Quantcast

What happened?

HomeBrewTalk.com - Beer, Wine, Mead, & Cider Brewing Discussion Community.

Help Support Homebrew Talk:

sapper299

Member
Joined
Apr 29, 2005
Messages
5
Reaction score
0
I bought a can of Muntons old export style stout extract, 3lbs of dark spraymalt and a fresh packet of Coopers ale yeast. I did not boil per the directions, sanitized everything, added the water and generally followed the directions- I have done this before, except for one part. I added the full three pounds of malt instead of just 2.2lbs. I did not see that this would hurt anything and presto! NADA. Nothing is happening and we are at day 6. temp of the wort was brought down to around 65 degrees and has stayed there. I even added a packet of Red Star Premier Cuvee yeast to see if it would help.
Any thoughts?
 

loopmd

Well-Known Member
Joined
Jan 14, 2005
Messages
656
Reaction score
7
Location
Omaha, Nebraska
Sounds like the yeast have all they need to do their work. I don't think the extra malt would have anything to do with it. I would pitch more yeast if I were you. Something happened that killed your yeast with the first pitch. I am sure more experienced members will have other thoughts as well, but that is where I would start.
 
OP
S

sapper299

Member
Joined
Apr 29, 2005
Messages
5
Reaction score
0
The red star was pitched after 4 days of no activity, I have seen three to four bubbles through the air lock, but nothing to indicate a strong fermentation. I know I cooled the initial water that was boiled to disolve the malt syrup and spraymalt, to about 90-100 degrees when the rest of the water was added, then I let it sit until it was about 70F degrees. I started the yeast culture in some boiled water that had cooled to 105F degrees and let it foam while the wort cooled to the right temp.

I am baffeled, nothing like this has happened before.
 

Kephren

Well-Known Member
Joined
Mar 22, 2005
Messages
215
Reaction score
2
Location
Reno, NV
Take a gravity reading. Should be around 1.010 (+-.002) if the fermentation snuck past you while you were sleeping. Or taste it. If it doesn't taste sweet anymore, you got sneaky yeast.
 

loopmd

Well-Known Member
Joined
Jan 14, 2005
Messages
656
Reaction score
7
Location
Omaha, Nebraska
I would still try to pitch more yeast. Nothing fancy, don't make a "starter" just sprinkle some yeast on top and give it a stir. Maybe your starter water was higher then 105 when you added the yeast. I just use lukewarm water, anything higher will kill your yeast. It is also critical to not pitch your yeast until the wort is around 75 degrees. Like I said before, everything is there for the yeast to munch on, something happened with the yeast you pitched.
 
OP
S

sapper299

Member
Joined
Apr 29, 2005
Messages
5
Reaction score
0
Pitched some Red Star champagne yeast (it's what I had on hand) and got an initial foaming after about 30 minutes, then it subsided into just barely showing a few spots of foam on the top. The air lock is full of CO2 but nothing like regular bubbles is happening 24 hours later. Hmmmmm, might be time to just dump it and try again- this is just not in my nature to let things go though, I feel like I should be able to figure out what went wrong so I don't waste any more money and time.
 

andre the giant

Well-Known Member
Joined
May 10, 2005
Messages
539
Reaction score
5
Location
Southeast Missouri, USA
I second that... Did you take a hydrometer reading? Maybe you have a leak somewhere. Tasting the wort is a good idea too. Maybe warm the wort up to 75 degrees. Did you oxygenate the wort before pitching the yeast? If you didn't, there may not be enough oxygen in the wort to support vigorous fermentation. Giving the fermenter a good shake for 30 seconds or so would change that. Is there any krausen or crud forming on the top or settling to the bottom? If so, the yeast is working.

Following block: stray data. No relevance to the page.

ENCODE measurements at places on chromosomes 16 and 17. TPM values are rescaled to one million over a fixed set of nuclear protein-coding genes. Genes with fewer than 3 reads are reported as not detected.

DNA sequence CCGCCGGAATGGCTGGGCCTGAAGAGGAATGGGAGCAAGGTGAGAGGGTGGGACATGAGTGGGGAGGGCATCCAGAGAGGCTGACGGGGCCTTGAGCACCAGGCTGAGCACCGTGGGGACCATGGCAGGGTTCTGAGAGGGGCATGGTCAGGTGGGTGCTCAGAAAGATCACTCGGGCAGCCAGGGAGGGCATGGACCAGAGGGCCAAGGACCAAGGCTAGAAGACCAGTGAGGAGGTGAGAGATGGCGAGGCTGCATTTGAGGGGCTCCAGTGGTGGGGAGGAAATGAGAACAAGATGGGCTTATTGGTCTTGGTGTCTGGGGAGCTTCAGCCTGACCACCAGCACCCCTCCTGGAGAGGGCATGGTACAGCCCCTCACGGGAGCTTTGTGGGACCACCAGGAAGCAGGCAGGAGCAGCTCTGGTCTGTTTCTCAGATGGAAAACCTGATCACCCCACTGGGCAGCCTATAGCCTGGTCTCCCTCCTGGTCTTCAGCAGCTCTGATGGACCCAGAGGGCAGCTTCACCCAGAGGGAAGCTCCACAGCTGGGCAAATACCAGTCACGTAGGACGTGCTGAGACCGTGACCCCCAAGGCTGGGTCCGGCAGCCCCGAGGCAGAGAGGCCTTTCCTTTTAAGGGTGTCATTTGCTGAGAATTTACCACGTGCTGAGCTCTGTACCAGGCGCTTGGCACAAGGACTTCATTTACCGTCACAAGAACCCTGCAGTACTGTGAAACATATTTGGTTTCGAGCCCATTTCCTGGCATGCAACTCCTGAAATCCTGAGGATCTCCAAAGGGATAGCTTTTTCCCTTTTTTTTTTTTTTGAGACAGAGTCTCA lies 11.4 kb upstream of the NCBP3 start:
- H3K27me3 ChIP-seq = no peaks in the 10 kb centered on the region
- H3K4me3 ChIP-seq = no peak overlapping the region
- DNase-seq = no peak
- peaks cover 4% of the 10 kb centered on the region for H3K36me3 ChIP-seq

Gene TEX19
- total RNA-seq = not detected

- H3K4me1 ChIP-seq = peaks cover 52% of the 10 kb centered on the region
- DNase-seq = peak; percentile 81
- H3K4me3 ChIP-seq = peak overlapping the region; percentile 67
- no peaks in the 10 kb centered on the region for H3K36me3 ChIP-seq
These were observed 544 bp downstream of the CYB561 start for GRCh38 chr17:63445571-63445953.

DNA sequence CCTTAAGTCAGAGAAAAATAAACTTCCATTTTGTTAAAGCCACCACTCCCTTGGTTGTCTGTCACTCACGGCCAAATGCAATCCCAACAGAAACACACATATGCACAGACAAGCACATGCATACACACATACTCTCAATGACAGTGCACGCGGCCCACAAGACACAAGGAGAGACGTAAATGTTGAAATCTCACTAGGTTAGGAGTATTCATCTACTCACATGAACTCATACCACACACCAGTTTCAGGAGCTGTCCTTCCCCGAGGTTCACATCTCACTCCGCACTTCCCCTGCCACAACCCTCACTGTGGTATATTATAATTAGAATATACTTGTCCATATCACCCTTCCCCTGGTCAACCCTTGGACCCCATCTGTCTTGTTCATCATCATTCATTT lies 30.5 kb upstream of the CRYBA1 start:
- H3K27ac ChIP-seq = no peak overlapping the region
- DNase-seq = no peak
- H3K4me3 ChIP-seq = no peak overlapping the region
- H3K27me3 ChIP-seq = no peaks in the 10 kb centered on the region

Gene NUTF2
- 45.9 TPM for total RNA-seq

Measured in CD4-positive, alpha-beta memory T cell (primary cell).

I would definitely NOT throw the batch out. Find out what's wrong, fix it, and drink the fruits of your labor in a month or so.

Good luck!
 
OP
S

sapper299

Member
Joined
Apr 29, 2005
Messages
5
Reaction score
0
Success! Maybe. I pitched the champagne yeast and it worked pretty well. After 4 days we tasted and took the reading- no bubbles anymore and still not completely dry 1.09.
Primed and Bottled anyway.We will see.
Dan
 

fsinger

Well-Known Member
Joined
Apr 23, 2005
Messages
53
Reaction score
0
Location
Seattle area (Bothell)
Did you stir and/or shake the wort before pitching originally to get plenty of oxygen into it? I really think there needs to be plenty of aereation to help the yeast feed properly. I dunno, maybe just a myth, but I haven't had a stuck batch yet. Glad you finally got it going.
 

loopmd

Well-Known Member
Joined
Jan 14, 2005
Messages
656
Reaction score
7
Location
Omaha, Nebraska
sapper299 said:
Success!
Dan


Glad to hear you stuck with it and didn't toss it out!! It will probably be the best you have ever made, then you will be off scratching your head, going, "If only I could repeat that process" :D

cheers, dave
 

andre the giant

Well-Known Member
Joined
May 10, 2005
Messages
539
Reaction score
5
Location
Southeast Missouri, USA
Sapper, I'm sure you meant to put 1.009, right? If the beer is down to 1.009 I'd say it's pretty well done. If you're beer is at 1.090, something is seriously wrong.

As far as oxygen and yeast goes, the yeast require oxygen to start the fermentation. And during the boiling process, you boil out almost all of the oxygen. So if you don't oxygenate the wort, let the wort cool down and pitch the yeast, it will take much longer for the yeast to kick in. You should oxygenate the wort once it's cooled by bubbling o2 through it, siphoning it and letting it splash in the fermenter, or simply shaking the fermenter vigorously for a little while to splash the wort around.

Once yeast activity starts, you should NOT oxygenate the beer. Avoid splashing, shaking, or disturbing the beer in any way.
 
Top